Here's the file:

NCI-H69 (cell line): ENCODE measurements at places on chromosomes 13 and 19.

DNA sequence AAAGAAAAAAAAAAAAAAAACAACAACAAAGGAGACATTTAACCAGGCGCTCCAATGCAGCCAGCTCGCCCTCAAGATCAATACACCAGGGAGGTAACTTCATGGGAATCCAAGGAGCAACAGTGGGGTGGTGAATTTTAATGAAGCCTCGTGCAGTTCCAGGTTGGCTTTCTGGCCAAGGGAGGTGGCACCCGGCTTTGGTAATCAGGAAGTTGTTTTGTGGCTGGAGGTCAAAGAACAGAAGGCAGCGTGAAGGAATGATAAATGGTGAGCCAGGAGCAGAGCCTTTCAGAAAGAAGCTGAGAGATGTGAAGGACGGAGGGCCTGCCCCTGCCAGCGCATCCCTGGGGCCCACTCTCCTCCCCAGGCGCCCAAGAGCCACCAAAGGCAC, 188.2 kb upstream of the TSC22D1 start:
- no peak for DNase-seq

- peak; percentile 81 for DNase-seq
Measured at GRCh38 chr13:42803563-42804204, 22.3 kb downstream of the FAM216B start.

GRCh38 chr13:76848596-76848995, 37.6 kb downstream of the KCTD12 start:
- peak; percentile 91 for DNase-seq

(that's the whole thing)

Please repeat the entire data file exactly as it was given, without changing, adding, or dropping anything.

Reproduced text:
NCI-H69 (cell line): ENCODE measurements at places on chromosomes 13 and 19.

DNA sequence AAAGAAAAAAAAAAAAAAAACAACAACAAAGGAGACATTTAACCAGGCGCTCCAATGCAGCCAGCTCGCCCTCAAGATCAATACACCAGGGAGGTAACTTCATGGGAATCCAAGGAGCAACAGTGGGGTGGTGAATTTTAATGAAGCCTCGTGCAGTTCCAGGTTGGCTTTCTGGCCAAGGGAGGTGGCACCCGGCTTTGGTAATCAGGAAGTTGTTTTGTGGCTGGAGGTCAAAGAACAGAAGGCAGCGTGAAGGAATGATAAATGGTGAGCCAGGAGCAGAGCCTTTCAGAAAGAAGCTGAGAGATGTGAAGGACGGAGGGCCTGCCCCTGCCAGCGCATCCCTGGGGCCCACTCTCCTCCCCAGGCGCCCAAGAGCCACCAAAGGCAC, 188.2 kb upstream of the TSC22D1 start:
- no peak for DNase-seq

- peak; percentile 81 for DNase-seq
Measured at GRCh38 chr13:42803563-42804204, 22.3 kb downstream of the FAM216B start.

GRCh38 chr13:76848596-76848995, 37.6 kb downstream of the KCTD12 start:
- peak; percentile 91 for DNase-seq